Separately, on the basis of the MofA (Mobility for All) project, the Hilfsgemeinschaft and Wiener Linien devised a test-method for accessibility that can be used for existing buildings as well as for design planning.

Within the Straßenbahnhaltestelle der Zukunft (Tramstops of the Future) project, specific equipment components were considered which are tailored to the senses of touch and hearing of blind and visually-impaired people. This project includes a tactile plan showing the immediate surrounding area of stations, information about voice-output concerning stations and metro, bus or tramlines, information in large type with appropriate illumination, etc.

There is also close cooperation on the planning of the new tram, Flexity and the development of a barrier-free ticketing machine in the vehicles.

Currently a further pilot project, E-paper, is in progress which aims to improve passenger information at stations by replacing old-fashioned printed timetables. The E-paper system will show the current timetables and will be equipped with a text-to speech mode that will enable blind and visually impaired persons to receive information by voice output.

A successful balance can be found between EU requirements and local solutions

This large number of successfully projects for blind and visually impaired users of the public transport system in Vienna has led to an improvement of their mobility, and participation in social life.

By proposing harmonised accessibility rules, the European Accessibility Act will further help; however, care should be taken not to hinder but to enforce the existing, successful, collaboration between the public transport operators and the associations representing passengers with special needs.

 

Further Reading

Disabled groups' dismay at Parliament vote on accessibility

Disability groups have expressed dismay at this week’s vote in the European Parliament on the proposed EU Accessibility Act, saying it risks making the act “meaningless for millions of people.”

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UITP is the international association representing public transport stakeholders. In the EU, UITP brings together more than 400 urban, suburban and regional public transport operators and authorities from all member states and is a key partner for the European institutions and other bodies.

UITP and its members aim to make public transport infrastructure and services more accessible to “the world’s largest minority” and, more broadly, to all people with reduced mobility and with disabilities.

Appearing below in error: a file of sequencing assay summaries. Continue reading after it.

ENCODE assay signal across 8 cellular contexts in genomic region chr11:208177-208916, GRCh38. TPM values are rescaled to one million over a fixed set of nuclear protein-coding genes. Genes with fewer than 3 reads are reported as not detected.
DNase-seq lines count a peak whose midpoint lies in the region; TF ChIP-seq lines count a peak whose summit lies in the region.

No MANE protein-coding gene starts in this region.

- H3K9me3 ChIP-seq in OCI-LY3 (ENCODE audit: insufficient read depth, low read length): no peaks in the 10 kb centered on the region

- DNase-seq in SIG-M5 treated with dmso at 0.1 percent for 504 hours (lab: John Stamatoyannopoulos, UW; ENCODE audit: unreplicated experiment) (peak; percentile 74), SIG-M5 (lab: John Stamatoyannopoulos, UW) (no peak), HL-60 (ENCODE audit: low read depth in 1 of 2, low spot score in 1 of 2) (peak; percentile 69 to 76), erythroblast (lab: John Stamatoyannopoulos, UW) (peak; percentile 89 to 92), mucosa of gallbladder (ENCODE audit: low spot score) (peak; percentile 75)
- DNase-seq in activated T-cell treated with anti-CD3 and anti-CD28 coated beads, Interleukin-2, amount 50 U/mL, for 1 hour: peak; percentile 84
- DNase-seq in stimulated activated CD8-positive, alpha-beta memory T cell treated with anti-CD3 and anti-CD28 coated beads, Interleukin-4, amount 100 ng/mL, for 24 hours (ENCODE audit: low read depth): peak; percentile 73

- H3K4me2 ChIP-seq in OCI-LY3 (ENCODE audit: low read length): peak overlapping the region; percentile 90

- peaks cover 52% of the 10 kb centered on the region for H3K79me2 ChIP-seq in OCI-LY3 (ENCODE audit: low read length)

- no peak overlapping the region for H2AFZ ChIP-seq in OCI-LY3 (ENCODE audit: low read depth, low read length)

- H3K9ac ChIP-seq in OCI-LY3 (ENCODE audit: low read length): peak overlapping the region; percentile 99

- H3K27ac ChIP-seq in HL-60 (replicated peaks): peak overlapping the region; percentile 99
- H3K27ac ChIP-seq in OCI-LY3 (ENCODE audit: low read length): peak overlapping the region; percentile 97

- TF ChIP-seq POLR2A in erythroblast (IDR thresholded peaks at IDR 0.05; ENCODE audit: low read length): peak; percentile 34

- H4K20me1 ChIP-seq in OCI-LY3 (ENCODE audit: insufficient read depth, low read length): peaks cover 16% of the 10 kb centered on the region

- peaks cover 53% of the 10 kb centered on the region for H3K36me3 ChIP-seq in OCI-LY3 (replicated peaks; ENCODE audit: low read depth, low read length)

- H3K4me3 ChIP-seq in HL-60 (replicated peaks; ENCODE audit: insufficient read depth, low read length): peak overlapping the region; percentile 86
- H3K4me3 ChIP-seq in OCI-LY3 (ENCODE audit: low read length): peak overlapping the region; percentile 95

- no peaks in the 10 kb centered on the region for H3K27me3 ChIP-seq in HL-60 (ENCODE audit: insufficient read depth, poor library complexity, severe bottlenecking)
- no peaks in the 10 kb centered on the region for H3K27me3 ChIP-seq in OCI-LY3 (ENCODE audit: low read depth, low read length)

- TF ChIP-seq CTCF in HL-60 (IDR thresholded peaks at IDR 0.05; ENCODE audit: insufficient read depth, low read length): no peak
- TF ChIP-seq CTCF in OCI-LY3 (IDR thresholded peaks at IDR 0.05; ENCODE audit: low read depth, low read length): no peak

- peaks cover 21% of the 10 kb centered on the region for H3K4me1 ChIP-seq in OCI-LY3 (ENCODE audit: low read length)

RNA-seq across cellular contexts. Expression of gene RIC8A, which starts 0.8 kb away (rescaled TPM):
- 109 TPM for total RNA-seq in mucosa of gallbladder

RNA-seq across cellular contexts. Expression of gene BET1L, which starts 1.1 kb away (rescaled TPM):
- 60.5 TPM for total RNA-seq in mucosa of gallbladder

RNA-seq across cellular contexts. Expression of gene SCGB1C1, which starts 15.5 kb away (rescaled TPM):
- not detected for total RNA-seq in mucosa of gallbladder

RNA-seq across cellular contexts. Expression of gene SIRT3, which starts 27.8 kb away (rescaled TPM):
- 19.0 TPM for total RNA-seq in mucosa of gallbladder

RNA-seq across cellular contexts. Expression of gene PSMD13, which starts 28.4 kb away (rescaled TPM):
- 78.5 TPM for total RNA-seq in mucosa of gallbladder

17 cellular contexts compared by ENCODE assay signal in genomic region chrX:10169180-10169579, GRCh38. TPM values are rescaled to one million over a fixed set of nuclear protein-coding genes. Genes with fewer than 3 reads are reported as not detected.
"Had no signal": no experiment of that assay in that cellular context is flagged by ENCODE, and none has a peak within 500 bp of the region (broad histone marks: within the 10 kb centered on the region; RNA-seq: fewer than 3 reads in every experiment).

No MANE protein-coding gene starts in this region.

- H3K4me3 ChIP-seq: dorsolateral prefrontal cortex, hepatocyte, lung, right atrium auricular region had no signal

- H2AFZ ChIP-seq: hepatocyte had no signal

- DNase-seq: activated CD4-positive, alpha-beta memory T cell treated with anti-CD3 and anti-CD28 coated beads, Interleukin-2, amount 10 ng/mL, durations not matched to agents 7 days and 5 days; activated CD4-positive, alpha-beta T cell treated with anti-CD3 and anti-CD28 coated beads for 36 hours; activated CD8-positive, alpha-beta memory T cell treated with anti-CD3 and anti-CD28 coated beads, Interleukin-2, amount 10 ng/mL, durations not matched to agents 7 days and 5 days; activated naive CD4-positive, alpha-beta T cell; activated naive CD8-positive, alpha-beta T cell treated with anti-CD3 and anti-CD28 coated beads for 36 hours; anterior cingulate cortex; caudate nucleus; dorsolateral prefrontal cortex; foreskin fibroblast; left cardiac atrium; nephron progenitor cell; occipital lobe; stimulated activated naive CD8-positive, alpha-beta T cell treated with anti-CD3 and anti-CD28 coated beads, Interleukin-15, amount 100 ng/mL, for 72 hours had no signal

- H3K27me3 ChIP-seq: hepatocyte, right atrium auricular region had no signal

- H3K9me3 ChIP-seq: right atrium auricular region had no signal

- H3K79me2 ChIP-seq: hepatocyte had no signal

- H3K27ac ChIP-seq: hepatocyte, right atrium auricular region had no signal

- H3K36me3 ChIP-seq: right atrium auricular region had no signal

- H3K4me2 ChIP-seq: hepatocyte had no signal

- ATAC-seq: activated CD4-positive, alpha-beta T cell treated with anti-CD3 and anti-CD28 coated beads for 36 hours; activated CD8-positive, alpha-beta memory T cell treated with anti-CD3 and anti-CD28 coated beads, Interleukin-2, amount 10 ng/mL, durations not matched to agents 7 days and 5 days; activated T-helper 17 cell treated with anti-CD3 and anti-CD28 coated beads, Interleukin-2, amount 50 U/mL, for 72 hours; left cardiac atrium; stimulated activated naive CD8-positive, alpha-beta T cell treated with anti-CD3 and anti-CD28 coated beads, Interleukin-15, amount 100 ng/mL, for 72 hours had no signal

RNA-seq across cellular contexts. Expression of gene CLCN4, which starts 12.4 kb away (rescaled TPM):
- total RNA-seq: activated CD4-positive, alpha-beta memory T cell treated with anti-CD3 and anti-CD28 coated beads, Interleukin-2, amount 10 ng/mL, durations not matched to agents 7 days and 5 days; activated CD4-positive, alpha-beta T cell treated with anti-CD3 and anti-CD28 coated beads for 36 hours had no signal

Events

UITP-Busworld International Bus Conference | 23-24 October 2017 | Kortrijk, Belgium

The UITP International Bus Conference will take place in conjunction with the Busworld Europe exhibition in Kortrijk, Belgium. These unrivalled major bus events will bring together bus operators, authorities, and industry experts from across the world. This will be an unmissable opportunity for you to learn and exchange best practices on day-to-day bus operations, compare trends and see the opportunities that new technology can bring to your organisation.

UITP Workshop: Mobility as a Service: How to make an integrated mobility solution successful | 18 October 2017 | Paris, France

Join the UITP Combined Mobility Community for an interactive workshop day on Mobility as a Service (MaaS). MaaS or integrated mobility platforms are key to reduce car ownership as they provide registration, information, booking, payment, and ticketing/billing for the use of all available urban mobility services, but how can we get it right to offer an alternative to car ownership and guarantee freedom of mobility to our citizens?


Best practices

Find out more about ongoing efforts of UITP members to make travelling in cities accessible for everyone:

Bluebus
Vienna – Wiener Linien
Paris – RATP
Stuttgart – SSB (only in German)
London – Transport for London
Helsinki - HKL
Madrid - EMT / Metro
Madrid
Keolis
Handéo – French Association
TMB - Barcelona
Transdev Group
MyAid - Swiss Innovation Lab
Rimini
Movia Denmark (available only in Danish)
Stockholm
Västtrafik – Gothenburg


Publications

Accessibility Guide - UITP’s latest work in this field is a practical guide to help public transport staff deal with people with reduced mobility and with disabilities made together with the International Road Union (IRU) and the European Disability Forum (EDF).

PTI magazine is out!

PTI2 - Access to my city